New Farming Wrinkle May Help Peanut Growers

January 15, 2010 By Sharon Durham
New Farming Wrinkle May Help Peanut Growers
A combination of conservation tillage and deficit irrigation management can save peanut farmers water without cutting yields, according to new ARS research. Photo courtesy of Kathy Gray, ARS.

( -- Using a combination of conservation tillage and deficit irrigation management in peanut production can promote conservation of water during the early growing season without hurting yields, an Agricultural Research Service (ARS) scientist reports.

That's good news for peanut farmers in the Southern High Plains, where water is often in short supply, particularly in areas where residential development has increased demands for water. Irrigation also adds to the cost of production for growers.

Deficit irrigation, or forced drought, early in the growing season appears to result in quicker maturation while maintaining yields, according to ARS agronomist Wilson Faircloth at the National Peanut Research Laboratory (NPRL) in Dawson, Ga., and plant physiologist Diane Rowland, formerly with NPRL and now with Texas A&M University. They conducted a five-year field trial in West Texas to determine the effects of deficit irrigation. More recently, they've also studied how conservation tillage can help boost peanut production.

Results indicate that induced early-season drought may serve to acclimate the crop to drought stress that commonly occurs during late-season growth, according to Faircloth. It is also during this latter part of the growing season that growers typically experience water deficits due to reduced pumping capacity, thus increasing the risk of yield reductions.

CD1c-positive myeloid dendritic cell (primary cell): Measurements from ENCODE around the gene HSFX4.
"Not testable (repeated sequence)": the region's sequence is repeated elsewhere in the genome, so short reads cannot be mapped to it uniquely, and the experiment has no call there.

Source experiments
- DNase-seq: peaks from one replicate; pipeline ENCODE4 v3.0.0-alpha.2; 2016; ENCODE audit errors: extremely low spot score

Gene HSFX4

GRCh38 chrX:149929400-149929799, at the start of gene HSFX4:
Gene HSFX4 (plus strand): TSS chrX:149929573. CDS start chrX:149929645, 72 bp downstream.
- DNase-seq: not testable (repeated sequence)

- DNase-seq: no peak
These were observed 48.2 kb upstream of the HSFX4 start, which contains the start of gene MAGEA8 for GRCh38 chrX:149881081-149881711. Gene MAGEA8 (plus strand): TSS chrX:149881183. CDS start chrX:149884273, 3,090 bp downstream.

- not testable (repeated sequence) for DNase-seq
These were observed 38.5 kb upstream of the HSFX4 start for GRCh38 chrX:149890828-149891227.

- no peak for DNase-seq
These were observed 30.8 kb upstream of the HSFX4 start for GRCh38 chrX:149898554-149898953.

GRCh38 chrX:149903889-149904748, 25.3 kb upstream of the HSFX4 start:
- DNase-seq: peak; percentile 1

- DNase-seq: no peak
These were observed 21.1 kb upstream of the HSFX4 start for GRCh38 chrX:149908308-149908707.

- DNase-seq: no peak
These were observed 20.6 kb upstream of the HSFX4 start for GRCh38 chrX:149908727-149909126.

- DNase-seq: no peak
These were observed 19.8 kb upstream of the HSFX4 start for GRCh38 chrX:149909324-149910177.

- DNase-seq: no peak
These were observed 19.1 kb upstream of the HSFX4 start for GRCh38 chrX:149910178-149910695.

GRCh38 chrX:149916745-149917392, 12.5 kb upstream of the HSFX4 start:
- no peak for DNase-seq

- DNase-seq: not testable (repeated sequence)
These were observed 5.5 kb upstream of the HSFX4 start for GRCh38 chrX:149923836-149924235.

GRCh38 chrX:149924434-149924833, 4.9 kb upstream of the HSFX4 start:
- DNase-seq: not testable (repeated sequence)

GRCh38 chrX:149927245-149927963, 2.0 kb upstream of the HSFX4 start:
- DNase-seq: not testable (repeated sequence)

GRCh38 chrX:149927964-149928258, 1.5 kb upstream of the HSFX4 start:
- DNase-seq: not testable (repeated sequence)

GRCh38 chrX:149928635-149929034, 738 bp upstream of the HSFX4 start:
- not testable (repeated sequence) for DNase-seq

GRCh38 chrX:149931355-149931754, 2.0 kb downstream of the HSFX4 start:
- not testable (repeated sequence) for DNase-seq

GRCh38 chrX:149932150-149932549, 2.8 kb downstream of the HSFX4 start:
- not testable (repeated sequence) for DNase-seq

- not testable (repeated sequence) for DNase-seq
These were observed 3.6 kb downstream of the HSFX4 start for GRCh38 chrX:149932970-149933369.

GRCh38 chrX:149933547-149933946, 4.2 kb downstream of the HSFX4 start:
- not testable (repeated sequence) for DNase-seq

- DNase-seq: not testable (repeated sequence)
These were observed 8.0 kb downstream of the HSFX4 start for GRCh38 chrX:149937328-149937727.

Faircloth and Rowland also investigated the use of conservation tillage with a cover crop to mitigate drought. They applied varying amounts of water to peanut and cotton planted in either conservation or conventional tillage. They found that, under conditions, conservation tillage increased peanut yields when compared to conventional tillage. The yield increase was attributed to increased water-holding capacity of the soil under conservation tillage, and changes in peanut rooting patterns.

Additionally, the combination of conservation tillage and deficit irrigation could greatly reduce requirements for peanut and cotton.

Read more about this and related research to improve peanut production in the January 2010 issue of Agricultural Research magazine.

Explore further: Researcher says: No-till practices show extended benefits on wheat and forage

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not rated yet Jan 15, 2010
Admiring the tiny photograph: Now those are some Goober Peas!

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